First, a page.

EIGHT YEARS OF PAID FAMILY

LEAVE: WHAT EMPLOYERS CAN LEARN
FROM THE CALIFORNIA EXPERIENCE

Eileen Appelbaum and Ruth Milkman
Bloomberg BNA Webinar
February 21, 2012

AGENDA
Overview of California’s PFL Program
Comparison with New Jersey FLI

Program
Business Impact of California Program
 Myths and Realities:
Mandates, Costs, Employee Abuse

 Future Prospects for Work-Family
Legislation

U.S. WORK-FAMILY
POLICIES
U.S. notoriously lacking in public policies that

support workers who need time off to attend
to family needs
Only major legislation: 1993 federal Family &
Medical Leave Act (FMLA)
Guarantees up to 12 weeks of job-protected

leave to workers for own medical condition or
for family care
Eligibility requirements mean only about half of
all workers are covered, less than a fifth of new
mothers
Unpaid – so many who need leave can’t afford
to take it

CALIFORNIA’S PAID FAMILY
LEAVE PROGRAM
First in the nation – passed 9/02, took

effect 7/04
Insurance model, like temporary disability
A 1.1% payroll tax funds both SDI + PFL
 Fully employee paid; no employer contribution
Employers can coordinate own benefits &

PFL
 Cannot

require employees to use PFL, but

ELIGIBILITY FOR CALIFORNIA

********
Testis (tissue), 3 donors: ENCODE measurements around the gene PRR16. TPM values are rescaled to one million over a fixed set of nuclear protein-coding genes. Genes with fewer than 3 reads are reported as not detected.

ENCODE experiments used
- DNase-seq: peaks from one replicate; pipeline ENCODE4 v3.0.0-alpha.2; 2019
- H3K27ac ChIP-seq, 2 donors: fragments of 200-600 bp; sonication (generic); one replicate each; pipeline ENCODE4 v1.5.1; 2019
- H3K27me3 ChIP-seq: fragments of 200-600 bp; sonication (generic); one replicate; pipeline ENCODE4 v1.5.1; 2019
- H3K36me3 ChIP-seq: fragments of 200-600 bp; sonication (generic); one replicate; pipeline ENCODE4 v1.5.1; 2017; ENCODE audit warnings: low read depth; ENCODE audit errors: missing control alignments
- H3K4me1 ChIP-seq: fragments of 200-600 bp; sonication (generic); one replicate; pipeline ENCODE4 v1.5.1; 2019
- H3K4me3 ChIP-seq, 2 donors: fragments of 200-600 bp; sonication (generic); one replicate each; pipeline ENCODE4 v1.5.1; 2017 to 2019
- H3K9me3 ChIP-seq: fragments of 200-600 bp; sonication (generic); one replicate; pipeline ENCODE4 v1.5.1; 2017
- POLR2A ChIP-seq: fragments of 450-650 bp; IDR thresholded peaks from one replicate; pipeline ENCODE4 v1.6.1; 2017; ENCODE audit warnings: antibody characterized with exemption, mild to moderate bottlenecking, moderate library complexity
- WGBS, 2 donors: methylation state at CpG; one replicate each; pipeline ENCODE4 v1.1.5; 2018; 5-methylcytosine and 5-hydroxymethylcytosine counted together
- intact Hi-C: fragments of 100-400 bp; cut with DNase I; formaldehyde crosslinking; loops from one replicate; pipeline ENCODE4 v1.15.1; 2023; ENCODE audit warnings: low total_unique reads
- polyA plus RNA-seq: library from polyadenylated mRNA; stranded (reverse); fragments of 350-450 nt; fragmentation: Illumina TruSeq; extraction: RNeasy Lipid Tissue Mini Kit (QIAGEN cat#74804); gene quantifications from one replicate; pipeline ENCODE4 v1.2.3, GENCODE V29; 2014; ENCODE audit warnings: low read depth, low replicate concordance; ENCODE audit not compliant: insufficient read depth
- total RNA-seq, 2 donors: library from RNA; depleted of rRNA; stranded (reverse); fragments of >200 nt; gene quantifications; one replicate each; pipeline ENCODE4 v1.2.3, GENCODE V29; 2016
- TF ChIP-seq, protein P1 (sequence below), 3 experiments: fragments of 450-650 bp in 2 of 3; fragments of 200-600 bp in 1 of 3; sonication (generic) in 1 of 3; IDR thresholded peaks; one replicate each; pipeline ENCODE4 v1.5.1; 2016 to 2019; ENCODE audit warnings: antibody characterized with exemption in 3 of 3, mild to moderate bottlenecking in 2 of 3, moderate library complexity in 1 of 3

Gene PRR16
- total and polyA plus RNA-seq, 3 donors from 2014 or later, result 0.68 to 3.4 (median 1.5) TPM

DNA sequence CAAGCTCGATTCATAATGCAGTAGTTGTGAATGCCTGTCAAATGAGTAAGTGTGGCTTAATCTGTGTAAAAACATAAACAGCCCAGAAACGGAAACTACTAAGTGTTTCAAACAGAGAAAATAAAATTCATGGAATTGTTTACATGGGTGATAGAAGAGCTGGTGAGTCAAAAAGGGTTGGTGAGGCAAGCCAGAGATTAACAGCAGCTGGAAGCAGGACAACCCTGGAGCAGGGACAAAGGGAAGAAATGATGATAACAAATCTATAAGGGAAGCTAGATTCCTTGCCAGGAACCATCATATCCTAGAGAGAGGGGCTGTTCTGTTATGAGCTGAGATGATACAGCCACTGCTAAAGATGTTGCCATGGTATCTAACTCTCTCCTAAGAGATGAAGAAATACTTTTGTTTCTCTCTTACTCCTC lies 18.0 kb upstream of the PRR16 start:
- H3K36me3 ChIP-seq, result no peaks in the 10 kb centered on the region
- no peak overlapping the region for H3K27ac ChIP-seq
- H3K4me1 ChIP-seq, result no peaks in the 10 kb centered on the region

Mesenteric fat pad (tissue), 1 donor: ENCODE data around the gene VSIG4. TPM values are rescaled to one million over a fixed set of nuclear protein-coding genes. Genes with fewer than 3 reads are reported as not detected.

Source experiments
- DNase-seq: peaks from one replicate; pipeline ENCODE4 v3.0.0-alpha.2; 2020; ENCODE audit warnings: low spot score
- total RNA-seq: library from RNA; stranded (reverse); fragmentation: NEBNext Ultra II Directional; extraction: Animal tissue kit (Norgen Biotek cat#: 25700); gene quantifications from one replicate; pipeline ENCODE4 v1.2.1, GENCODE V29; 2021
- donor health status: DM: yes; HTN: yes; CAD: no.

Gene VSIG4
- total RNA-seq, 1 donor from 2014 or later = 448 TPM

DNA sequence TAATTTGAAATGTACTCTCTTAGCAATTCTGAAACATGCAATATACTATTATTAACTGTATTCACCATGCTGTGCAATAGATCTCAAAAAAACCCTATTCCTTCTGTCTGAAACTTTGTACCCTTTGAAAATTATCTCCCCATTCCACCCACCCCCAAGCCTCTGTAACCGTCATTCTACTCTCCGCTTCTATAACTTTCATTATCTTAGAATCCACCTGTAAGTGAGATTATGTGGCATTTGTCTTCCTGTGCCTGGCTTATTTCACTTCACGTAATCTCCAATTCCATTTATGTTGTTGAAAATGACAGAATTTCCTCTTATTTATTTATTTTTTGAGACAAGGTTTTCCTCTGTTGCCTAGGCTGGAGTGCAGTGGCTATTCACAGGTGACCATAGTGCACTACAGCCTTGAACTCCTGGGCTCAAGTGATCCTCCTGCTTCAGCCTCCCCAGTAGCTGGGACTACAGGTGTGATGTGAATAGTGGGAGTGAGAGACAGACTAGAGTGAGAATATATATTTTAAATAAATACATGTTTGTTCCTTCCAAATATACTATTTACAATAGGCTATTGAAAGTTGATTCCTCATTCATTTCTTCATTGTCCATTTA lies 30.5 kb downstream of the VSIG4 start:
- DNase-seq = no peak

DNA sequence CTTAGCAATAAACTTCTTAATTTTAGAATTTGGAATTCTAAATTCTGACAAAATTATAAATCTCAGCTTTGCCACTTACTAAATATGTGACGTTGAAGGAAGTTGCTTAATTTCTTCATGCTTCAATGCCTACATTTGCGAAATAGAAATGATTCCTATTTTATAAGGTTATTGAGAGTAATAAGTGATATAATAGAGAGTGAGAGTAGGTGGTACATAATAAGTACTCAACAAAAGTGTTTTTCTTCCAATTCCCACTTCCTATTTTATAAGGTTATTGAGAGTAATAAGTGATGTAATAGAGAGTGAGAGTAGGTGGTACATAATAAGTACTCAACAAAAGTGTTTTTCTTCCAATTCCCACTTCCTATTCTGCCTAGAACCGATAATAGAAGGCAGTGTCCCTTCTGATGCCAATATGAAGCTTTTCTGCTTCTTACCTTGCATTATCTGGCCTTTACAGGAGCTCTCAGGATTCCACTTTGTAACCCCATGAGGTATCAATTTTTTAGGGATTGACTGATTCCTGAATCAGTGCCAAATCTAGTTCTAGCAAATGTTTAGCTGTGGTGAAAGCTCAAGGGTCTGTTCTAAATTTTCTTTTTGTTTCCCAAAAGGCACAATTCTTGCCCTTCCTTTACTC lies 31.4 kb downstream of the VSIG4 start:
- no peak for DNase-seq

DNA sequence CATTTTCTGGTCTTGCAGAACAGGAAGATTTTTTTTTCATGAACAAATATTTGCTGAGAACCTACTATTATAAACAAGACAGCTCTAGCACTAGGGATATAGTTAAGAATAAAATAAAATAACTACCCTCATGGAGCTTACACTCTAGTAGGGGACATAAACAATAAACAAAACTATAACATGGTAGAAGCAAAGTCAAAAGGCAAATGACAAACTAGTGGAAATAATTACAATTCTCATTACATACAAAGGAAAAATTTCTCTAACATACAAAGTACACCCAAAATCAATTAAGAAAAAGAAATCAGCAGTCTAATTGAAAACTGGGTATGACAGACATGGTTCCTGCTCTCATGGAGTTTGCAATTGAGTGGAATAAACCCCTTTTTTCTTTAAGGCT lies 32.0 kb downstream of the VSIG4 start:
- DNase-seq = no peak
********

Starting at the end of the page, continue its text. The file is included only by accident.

PFL
Eligibility is nearly universal:
Covers entire private sector regardless of
employer size
Self-employed and unionized public-sector
workers can opt in
Workers need not have been with current
employer for any specific period of time
Workers must have earned $300 or more in CA
during “base period” quarter (5 - 17 months
before filing claim)
Most part - time workers are covered

BENEFITS AVAILABLE
UNDER CALIFORNIA’S PFL
PROGRAM
Up to six weeks of wage replacement for
 baby bonding or
 caring for seriously ill parent, child, spouse, or
domestic partner
Up to 55% of earnings w/maximum $987 a

week in 2011 (the benefit is taxable)
Gender-neutral, both fathers and mothers

eligible

NEW JERSEY’S FAMILY
LEAVE INSURANCE
PROGRAM
Passed 5/2/08; effective 1/1/09: benefits paid

7/1/09
Covers all private and government

employees
Notice requirements
At least 30 days notice for bonding after birth or

adoption except for unforeseen circumstances
Sick family member – try to minimize disruption